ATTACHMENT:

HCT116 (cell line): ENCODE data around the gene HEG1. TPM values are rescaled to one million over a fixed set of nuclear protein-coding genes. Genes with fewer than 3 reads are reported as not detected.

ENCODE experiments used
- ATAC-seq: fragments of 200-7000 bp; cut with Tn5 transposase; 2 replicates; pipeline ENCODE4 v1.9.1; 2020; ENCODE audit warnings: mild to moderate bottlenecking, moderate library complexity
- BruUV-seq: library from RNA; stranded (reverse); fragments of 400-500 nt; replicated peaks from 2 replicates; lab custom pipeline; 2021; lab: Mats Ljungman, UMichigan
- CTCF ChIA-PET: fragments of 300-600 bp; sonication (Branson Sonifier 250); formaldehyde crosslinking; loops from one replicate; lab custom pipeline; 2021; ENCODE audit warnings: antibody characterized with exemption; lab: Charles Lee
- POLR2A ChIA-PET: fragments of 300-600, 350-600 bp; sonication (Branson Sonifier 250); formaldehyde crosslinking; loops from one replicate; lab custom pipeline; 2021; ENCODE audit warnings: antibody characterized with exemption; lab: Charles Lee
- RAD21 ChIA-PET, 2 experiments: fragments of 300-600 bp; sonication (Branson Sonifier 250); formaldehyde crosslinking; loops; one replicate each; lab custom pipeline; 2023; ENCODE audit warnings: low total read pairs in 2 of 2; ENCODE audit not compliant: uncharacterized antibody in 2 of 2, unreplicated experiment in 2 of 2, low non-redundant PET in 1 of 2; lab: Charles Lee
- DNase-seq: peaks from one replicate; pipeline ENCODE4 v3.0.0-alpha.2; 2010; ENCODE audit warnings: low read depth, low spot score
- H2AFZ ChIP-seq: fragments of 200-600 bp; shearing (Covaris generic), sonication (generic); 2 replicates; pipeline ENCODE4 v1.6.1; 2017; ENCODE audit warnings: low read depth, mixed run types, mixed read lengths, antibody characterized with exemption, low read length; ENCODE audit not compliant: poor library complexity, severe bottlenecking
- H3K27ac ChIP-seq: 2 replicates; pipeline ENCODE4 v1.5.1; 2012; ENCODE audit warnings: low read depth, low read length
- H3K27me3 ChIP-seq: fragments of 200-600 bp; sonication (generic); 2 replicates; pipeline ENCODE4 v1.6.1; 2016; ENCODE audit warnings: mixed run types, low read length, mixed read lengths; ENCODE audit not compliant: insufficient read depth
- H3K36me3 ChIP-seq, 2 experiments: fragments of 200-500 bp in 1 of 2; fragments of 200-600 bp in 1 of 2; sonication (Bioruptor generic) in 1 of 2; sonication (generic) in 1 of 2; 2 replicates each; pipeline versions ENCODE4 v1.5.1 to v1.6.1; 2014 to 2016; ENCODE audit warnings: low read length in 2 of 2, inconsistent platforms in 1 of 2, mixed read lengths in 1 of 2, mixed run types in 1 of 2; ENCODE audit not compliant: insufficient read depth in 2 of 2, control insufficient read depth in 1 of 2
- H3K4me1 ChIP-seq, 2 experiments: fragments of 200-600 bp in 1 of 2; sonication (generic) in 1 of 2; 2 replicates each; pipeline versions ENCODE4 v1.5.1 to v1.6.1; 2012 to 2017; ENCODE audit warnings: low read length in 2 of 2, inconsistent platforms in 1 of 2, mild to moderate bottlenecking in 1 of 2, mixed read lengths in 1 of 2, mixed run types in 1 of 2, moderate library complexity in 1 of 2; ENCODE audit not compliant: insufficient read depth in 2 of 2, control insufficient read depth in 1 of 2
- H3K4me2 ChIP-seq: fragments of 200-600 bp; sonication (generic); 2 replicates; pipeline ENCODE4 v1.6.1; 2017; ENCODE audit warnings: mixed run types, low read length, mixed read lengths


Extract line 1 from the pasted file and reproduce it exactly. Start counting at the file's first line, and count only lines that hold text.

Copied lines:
HCT116 (cell line): ENCODE data around the gene HEG1. TPM values are rescaled to one million over a fixed set of nuclear protein-coding genes. Genes with fewer than 3 reads are reported as not detected.